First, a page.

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Touching hearts, saving lives

Henry Mayo's new STEMI designation copletes a full range of heart services

Posted: February 24, 2014 2:00 a.m.
Updated: February 24, 2014 2:00 a.m.
Dr. Jack Patterson looks at an x-ray of a right coronary artery in the STEMI Receiving Center at Henry Mayo Newhall Memorial Hospital. Dr. Jack Patterson looks at an x-ray of a right coronary artery in the STEMI Receiving Center at Henry Mayo Newhall Memorial Hospital.
Dr. Jack Patterson looks at an x-ray of a right coronary artery in the STEMI Receiving Center at Henry Mayo Newhall Memorial Hospital.

One patient was wheeled down the hallway, stable after an open-heart surgery.

A cardiovascular nurse practitioner whizzed in and out of the office, called to scrub in on another procedure.

In his office, Dr. Jack Patterson watched black-and-white images take shape on his computer screen, reviewing the treatment of a successful case.

On a typical Monday morning, the STEMI Receiving center at Henry Mayo Newhall Memorial Hospital was pulsing with activity. From the hallway buzz of conversations to the quiet of an operating room, the Henry Mayo staff was busy treating hearts and saving lives.

In December 2013, the hospital received a STEMI Receiving Center designation, allowing heart attack patients to now be transported directly to Henry Mayo, where they can receive a full spectrum of cardiac care, said Jean Marie Stewart, the senior director of cardiovascular services.

Gearing up the center to receive heart attack patients took a couple of years, Stewart said. The hospital had to recruit enough doctors and specialized interventional cardiologists to support the center 24/7.

The revamped center now offers risk modification, coronary diagnostics, coronary intervention, open heart surgery, valve replacement and cardiac rehabilitation, Stewart said.

“We were lucky to recruit great clinical staff,” she said.

Time is muscle
From the moment a patient begins showing symptoms of a heart attack, the patient has 90 minutes to be transported, evaluated, taken into the lab and treated, Stewart said.

“Time is muscle,” she said, stressing that muscle deteriorates as time passes. “The outcomes are superb when a patient listens to symptoms and takes them seriously. Don’t ignore the symptoms.”

Reacting quickly to symptoms is absolutely essential to the success of treatment, she said.

“When a patient shows a typical presentation of chest pain, we mobilize the patient to the (lab), find the problem and fix it,” said Patterson, medical director of the center. “We suck out the clot in the artery, restore blood flow, and it stops the heart attack dead in its tracks.”

When a blockage forms in the artery, cutting off blood flow to the heart, the heart muscle is damaged, essentially starved from a lack of oxygen. The faster the blockage is cleared, restoring proper blood flow and oxygen to the heart muscle, the less muscle is critically damaged, Stewart said.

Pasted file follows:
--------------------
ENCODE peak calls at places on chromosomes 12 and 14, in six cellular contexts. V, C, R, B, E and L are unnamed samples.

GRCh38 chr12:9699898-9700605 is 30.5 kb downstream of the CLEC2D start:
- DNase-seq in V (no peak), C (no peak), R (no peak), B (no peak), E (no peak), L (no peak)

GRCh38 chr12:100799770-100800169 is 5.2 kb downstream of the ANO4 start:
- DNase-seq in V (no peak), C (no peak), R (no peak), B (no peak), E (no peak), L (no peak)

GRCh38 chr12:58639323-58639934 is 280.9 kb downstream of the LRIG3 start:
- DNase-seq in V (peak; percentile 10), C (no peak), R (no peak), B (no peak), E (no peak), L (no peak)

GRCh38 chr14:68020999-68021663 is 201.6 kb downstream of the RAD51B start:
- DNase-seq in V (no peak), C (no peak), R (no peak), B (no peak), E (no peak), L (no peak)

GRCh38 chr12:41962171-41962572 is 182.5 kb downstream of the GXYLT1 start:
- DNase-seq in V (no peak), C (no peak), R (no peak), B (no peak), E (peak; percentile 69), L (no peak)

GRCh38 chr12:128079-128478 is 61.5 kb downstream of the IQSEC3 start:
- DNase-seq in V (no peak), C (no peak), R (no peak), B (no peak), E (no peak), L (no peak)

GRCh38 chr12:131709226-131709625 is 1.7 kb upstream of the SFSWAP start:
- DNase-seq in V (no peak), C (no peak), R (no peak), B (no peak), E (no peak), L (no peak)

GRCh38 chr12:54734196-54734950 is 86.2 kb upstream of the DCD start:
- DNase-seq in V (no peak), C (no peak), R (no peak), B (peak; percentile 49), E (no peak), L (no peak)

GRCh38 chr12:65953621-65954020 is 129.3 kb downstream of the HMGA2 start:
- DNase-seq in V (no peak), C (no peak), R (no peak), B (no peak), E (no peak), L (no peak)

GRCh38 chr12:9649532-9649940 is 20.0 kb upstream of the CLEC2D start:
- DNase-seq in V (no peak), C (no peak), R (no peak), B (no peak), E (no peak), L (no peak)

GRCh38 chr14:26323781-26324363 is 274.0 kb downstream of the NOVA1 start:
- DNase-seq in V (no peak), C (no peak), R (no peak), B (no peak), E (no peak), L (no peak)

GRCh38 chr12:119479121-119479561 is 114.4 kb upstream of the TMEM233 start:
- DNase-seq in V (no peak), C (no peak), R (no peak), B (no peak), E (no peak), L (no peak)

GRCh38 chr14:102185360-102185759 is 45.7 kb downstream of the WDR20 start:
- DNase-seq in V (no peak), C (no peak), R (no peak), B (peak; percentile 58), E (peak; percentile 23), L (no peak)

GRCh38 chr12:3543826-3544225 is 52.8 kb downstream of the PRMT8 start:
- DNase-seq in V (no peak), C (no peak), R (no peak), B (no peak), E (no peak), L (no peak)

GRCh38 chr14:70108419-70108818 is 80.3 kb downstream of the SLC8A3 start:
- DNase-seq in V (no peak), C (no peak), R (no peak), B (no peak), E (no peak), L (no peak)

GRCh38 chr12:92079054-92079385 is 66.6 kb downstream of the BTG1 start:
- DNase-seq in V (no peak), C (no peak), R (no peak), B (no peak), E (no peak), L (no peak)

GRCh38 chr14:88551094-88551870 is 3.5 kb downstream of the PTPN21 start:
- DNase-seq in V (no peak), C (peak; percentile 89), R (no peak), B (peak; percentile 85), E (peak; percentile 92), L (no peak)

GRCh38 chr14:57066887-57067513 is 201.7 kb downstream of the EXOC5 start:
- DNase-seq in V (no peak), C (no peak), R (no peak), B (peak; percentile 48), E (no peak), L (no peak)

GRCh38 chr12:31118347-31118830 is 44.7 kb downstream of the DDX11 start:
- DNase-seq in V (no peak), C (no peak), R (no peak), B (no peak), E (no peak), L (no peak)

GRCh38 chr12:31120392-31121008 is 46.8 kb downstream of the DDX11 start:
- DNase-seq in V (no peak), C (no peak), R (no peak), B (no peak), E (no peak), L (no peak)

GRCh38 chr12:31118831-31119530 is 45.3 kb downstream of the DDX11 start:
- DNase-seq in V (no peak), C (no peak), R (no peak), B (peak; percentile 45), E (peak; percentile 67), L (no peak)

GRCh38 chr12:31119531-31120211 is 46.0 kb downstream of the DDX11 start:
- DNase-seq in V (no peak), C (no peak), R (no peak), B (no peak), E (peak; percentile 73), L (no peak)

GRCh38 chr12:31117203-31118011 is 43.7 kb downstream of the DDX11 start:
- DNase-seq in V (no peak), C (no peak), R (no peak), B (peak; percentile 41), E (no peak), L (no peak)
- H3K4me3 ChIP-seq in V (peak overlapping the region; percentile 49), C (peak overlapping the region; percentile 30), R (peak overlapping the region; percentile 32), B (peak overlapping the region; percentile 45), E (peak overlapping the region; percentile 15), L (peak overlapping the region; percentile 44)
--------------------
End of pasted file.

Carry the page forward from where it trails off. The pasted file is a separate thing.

Previously, the closest hospital for heart attack patients was Providence Holy Cross Medical Center, Stewart said.

The condition becomes more serious when a patient has multiple blockages, Stewart said. Often, this requires open-heart surgery.

Almost like opening a detour on the freeway, Patterson will take a vessel from another part of the body and create a new route for blood flow, which bypasses the series of blockage, she said.

Once the heart is pumping normally again, cardiac rehabilitation is the next step.

Nursing a broken heart
Not only did the designation bring needed services to residents, but it was also the missing piece in the full spectrum of adult cardiac services now available at the hospital.

After a patient is finished with treatment in the lab, they begin the education portion of their rehabilitation program, Stewart said.

“It’s about working with them to make the patient stronger and improve quality of life,” Stewart said. “Our philosophy has been to care for the patient in every phase of treatment.”

At the cardiac rehab center, staff works with heart patients to identify and modify risk factors, such as smoking, diet or lack of exercise.

“The heart is a forgiving muscle,” Stewart said. “You can slowly work up into exercise mode in a monitored environment.”

After recovering from treatment, the patient returns to the hospital to participate in the next phase of the cardiac rehab program: a closely monitored exercise program in a controlled environment, Stewart said.

With a cardiac rehab program, the support is available from doctors and nurses. Patients can monitor their heart rates and check in with medical professionals.

“We’re here if you need us,” she said.

Future goals for the center include expansion of the cardiac rehabilitation facility, more community education and, ultimately, more prevention, Stewart said.

“This is a life-saving program for the Santa Clarita Valley,” Stewart said. “We are establishing a long-term home for cardiac health in the community.”



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